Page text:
News

Skoler Abbott Launches New Immigration Law Blog

Skoler, Abbott & Presser, P.C.

February 6, 2018

We are excited to announce that Skoler Abbott has launched The Immigration @ Work, a blog dedicated to immigration-related issues in the workplace. With the increased focus on the employment of foreign workers, we decided to make sure that our clients keep abreast of the latest developments in this area of the law as well as best practices.  We encourage all of you to subscribe to the new blog at the above link, or by sending an email to gspielberger@skoler-abbott.com.

As a preview of what's to come on the new blog, here is an immigration related post about a recent ICE raid of 7-Eleven stores that should serve as a warning to all employers:

We can't say it enough.  Not employing foreign workers should not make your organization breathe a sigh of relief that it won't have to deal with government raids designed to insure workplace compliance with immigration laws.  Back in July, we blogged about the U.S. Immigration and Customs Enforcement (ICE) and the Department of Justice's Civil Rights Division's anticipated increase in enforcing laws that prohibit the employment of undocumented workers.  On January 10, 2018, ICE issued a press release that now provides employers with specific guidance on what will be its comprehensive worksite enforcement strategy.  The enforcement efforts will be three-fold and includes putting a halt to non-compliance by conducting I-9 inspections; arresting employers who knowingly employ undocumented workers (and arresting the undocumented workers themselves); and, providing outreach to instill a culture of compliance and accountability through the ICE Mutual Agreement between Government and Employers (IMAGE) program.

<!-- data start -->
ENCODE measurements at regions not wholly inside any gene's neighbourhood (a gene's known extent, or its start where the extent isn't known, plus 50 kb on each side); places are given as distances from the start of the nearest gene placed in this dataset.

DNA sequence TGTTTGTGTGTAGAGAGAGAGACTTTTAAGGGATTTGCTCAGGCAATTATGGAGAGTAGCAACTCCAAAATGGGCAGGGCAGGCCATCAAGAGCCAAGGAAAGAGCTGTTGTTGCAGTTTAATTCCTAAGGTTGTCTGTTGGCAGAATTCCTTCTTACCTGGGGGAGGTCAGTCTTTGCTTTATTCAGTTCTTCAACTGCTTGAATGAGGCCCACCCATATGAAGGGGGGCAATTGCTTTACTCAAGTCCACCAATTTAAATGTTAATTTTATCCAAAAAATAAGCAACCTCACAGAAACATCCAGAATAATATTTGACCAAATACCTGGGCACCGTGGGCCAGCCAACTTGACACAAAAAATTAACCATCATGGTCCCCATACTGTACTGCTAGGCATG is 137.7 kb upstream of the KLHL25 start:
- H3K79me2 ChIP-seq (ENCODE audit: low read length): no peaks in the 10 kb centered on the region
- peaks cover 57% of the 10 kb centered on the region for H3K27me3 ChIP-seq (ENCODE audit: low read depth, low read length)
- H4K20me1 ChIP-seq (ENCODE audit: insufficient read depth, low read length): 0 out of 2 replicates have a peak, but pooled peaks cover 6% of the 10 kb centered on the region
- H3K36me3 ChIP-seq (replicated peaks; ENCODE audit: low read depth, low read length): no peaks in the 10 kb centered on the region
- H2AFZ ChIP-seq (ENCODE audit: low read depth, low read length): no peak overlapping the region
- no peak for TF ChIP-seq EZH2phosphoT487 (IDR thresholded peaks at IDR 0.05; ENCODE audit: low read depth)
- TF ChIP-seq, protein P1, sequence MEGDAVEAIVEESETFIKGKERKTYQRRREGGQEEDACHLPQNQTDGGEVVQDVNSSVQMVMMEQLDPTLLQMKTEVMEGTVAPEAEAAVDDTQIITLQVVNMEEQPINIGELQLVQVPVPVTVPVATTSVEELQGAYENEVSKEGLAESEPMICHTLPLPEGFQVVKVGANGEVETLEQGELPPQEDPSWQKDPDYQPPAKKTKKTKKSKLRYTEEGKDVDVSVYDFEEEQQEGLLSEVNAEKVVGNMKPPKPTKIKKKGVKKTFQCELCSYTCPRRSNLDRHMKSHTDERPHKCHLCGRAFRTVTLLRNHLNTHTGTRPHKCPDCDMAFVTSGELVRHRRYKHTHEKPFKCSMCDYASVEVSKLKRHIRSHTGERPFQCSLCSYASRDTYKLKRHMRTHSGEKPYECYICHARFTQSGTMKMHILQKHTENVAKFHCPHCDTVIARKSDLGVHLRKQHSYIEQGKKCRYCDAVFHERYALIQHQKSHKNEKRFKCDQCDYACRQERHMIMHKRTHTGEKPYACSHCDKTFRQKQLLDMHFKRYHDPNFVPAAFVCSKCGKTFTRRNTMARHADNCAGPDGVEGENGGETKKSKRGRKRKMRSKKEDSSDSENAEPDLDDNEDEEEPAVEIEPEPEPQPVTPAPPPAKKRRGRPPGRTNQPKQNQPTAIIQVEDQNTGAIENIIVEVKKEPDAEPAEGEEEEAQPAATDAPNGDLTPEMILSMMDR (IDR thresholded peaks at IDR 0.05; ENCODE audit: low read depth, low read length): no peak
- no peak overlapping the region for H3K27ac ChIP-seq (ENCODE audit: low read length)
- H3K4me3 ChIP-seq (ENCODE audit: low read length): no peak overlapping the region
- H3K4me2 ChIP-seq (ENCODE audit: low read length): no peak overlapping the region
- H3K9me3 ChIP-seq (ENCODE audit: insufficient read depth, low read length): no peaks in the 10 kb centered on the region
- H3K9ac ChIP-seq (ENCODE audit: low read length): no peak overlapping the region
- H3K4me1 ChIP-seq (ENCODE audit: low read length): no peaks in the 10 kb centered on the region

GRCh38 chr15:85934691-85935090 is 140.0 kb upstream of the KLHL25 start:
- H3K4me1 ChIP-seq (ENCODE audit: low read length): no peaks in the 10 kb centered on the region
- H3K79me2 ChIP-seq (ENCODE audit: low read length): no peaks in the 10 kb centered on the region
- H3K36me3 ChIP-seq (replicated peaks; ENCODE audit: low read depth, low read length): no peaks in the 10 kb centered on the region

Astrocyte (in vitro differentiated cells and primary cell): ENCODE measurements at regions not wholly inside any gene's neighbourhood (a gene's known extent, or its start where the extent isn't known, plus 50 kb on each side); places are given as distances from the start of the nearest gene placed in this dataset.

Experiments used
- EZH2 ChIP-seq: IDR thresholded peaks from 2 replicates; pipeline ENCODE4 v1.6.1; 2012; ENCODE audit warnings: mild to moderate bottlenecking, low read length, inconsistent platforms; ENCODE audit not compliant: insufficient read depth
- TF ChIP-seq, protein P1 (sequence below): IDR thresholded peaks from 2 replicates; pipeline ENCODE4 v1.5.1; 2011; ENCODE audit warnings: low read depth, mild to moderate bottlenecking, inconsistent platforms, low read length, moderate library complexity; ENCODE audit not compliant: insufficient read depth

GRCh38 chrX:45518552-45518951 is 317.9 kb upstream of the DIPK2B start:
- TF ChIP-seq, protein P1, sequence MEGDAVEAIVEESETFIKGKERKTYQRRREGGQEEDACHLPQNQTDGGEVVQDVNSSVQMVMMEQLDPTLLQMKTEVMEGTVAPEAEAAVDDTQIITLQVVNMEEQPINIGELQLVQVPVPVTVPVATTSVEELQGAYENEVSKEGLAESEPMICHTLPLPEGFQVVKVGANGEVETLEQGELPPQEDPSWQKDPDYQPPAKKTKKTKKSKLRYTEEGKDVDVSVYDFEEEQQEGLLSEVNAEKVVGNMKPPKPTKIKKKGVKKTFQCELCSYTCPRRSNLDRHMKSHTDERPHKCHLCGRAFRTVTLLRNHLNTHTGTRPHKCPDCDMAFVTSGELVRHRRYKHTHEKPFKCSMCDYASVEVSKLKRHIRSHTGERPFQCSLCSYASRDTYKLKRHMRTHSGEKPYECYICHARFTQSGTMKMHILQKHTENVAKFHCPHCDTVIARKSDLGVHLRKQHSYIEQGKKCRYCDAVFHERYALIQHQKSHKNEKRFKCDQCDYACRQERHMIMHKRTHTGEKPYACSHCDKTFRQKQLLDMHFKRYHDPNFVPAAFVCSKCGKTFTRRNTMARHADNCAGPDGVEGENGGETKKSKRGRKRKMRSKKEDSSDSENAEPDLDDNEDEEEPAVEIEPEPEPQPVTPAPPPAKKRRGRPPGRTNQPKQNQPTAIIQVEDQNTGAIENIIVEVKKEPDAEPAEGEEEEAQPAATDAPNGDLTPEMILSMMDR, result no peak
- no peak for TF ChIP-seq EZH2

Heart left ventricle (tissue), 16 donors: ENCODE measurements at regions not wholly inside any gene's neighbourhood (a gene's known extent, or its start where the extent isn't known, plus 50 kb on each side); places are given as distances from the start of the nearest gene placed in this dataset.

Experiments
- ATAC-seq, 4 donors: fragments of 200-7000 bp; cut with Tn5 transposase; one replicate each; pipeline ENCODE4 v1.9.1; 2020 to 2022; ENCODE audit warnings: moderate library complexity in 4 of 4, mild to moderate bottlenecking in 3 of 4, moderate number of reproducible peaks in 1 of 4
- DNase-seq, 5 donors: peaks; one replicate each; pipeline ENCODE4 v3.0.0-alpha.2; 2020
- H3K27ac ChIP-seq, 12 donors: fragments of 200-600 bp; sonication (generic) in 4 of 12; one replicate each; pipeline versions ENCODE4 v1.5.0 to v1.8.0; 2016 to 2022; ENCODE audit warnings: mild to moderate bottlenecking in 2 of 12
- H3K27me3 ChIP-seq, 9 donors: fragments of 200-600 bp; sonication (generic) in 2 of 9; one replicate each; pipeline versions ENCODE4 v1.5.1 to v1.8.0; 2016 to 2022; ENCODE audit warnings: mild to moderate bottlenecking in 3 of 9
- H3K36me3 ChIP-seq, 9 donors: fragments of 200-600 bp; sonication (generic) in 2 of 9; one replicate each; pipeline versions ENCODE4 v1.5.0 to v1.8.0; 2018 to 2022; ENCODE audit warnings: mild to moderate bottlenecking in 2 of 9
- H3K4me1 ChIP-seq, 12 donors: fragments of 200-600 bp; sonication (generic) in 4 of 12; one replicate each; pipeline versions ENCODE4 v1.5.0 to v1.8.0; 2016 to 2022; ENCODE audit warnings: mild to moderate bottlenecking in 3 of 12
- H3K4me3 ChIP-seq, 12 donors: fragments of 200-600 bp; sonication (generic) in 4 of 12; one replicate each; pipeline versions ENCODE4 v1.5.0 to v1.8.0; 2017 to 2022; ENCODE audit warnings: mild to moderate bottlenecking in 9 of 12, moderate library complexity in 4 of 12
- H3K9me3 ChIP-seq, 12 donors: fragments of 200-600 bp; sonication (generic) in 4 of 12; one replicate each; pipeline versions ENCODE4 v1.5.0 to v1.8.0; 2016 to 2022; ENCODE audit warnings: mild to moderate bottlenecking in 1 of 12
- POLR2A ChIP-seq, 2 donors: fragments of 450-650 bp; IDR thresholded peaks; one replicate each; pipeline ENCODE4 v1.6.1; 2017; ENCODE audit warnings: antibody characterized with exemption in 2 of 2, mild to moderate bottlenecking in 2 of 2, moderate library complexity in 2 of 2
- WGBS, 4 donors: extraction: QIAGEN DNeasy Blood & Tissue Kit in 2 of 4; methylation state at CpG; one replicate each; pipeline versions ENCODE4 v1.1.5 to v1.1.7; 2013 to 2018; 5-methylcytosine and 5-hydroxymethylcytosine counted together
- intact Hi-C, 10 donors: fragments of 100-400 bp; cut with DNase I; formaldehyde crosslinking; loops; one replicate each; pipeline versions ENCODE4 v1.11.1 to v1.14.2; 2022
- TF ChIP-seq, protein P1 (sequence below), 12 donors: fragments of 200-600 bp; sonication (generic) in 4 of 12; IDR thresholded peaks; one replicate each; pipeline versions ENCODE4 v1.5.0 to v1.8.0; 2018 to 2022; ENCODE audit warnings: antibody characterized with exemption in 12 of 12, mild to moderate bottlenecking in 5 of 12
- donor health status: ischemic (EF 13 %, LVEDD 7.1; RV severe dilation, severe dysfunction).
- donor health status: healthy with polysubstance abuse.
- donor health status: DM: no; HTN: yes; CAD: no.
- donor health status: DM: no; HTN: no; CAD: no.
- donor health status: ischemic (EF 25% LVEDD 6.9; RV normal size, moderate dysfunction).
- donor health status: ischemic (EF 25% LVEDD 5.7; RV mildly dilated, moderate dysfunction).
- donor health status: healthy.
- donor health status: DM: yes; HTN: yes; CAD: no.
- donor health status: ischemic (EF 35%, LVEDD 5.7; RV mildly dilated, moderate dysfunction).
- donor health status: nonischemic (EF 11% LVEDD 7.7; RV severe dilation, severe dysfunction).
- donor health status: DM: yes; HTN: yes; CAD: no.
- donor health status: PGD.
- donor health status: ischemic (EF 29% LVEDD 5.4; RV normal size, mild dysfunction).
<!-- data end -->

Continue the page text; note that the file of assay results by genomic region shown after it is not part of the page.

At the crack of dawn on the same day ICE issued its press release, immigration agents raided approximately one-hundred 7-Eleven stores across 17 states.  ICE served audit notices, conducted interviews of employees and management, and arrested numerous workers.  More arrests and fines - as well as possible criminal convictions -- are expected to follow.  ICE's actions should be taken as a warning to employers:  If you employee undocumented workers, you will be held accountable.  The raid of 7-Eleven stores was just a preview to things to come.    To be clear-ICE's broad enforcement efforts aren't likely be limited to only big-name companies.

So what's your risk?  Being (fairly) certain that your organization only employs U.S. citizens and foreign workers who have valid employment authorization should not put your mind at ease.  ICE has geared up for broadly sweeping compliance inspections, and your company could be subject to one of them.  It's the rare employer that does not have at least a couple of I-9 errors, and employers should conduct audits of their I-9s (or have their attorney do so) as well as know what to do and what their rights are when ICE comes knocking.  It's time to take proactive measures to reduce your organization's risk of facing penalties, fines, and perhaps even arrests.